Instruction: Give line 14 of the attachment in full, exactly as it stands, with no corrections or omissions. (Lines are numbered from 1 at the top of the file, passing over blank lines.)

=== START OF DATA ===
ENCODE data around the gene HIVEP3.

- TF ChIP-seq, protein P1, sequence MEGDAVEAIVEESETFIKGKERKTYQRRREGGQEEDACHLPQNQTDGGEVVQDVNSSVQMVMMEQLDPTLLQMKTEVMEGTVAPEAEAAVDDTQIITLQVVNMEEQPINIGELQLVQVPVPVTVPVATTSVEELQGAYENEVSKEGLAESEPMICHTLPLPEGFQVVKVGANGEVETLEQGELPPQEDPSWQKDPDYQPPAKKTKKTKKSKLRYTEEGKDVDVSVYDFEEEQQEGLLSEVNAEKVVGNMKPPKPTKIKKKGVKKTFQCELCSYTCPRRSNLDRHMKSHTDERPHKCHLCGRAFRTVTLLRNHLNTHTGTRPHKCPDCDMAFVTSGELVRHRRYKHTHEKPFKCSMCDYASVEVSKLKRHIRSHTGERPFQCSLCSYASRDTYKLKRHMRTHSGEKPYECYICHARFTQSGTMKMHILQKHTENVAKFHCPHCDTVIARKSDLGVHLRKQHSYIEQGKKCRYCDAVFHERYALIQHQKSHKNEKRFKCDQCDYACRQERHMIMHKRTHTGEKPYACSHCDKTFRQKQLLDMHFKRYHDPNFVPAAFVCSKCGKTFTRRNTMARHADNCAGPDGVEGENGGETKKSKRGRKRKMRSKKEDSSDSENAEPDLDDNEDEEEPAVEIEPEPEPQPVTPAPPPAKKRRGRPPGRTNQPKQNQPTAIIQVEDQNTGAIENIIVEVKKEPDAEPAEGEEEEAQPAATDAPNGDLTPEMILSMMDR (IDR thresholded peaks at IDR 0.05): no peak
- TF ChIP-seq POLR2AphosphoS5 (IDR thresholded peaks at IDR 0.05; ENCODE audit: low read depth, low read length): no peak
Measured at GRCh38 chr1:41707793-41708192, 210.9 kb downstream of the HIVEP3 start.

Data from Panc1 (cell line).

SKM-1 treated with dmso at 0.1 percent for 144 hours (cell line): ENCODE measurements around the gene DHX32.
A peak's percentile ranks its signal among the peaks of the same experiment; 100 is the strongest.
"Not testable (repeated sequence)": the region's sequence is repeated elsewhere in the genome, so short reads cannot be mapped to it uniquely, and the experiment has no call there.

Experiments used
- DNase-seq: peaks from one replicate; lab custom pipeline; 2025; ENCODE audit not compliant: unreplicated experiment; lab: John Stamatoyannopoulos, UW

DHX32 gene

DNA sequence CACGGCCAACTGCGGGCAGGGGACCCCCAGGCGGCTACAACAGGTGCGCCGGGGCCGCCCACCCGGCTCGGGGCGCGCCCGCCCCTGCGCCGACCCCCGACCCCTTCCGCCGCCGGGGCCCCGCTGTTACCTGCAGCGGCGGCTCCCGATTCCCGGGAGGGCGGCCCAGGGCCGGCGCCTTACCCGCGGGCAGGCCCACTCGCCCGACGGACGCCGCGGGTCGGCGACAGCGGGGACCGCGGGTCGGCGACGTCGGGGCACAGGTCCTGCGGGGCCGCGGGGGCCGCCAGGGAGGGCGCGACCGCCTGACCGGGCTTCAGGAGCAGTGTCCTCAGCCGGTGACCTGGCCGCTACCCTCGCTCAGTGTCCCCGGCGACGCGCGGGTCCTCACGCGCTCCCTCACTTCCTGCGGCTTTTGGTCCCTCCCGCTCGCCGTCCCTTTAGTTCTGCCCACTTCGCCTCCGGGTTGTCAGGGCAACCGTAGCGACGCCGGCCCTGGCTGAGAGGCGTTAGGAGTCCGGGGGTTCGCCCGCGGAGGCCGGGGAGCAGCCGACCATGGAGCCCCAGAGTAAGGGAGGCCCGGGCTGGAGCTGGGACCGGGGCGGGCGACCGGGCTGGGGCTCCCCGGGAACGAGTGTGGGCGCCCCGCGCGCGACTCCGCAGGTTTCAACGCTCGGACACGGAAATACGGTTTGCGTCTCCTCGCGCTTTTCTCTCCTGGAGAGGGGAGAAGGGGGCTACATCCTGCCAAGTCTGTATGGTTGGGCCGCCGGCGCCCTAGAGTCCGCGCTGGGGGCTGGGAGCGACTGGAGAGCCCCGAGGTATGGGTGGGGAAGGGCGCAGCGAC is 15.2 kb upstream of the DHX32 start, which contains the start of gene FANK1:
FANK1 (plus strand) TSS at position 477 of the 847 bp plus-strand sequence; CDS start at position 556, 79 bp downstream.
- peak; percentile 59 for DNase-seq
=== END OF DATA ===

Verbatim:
- peak; percentile 59 for DNase-seq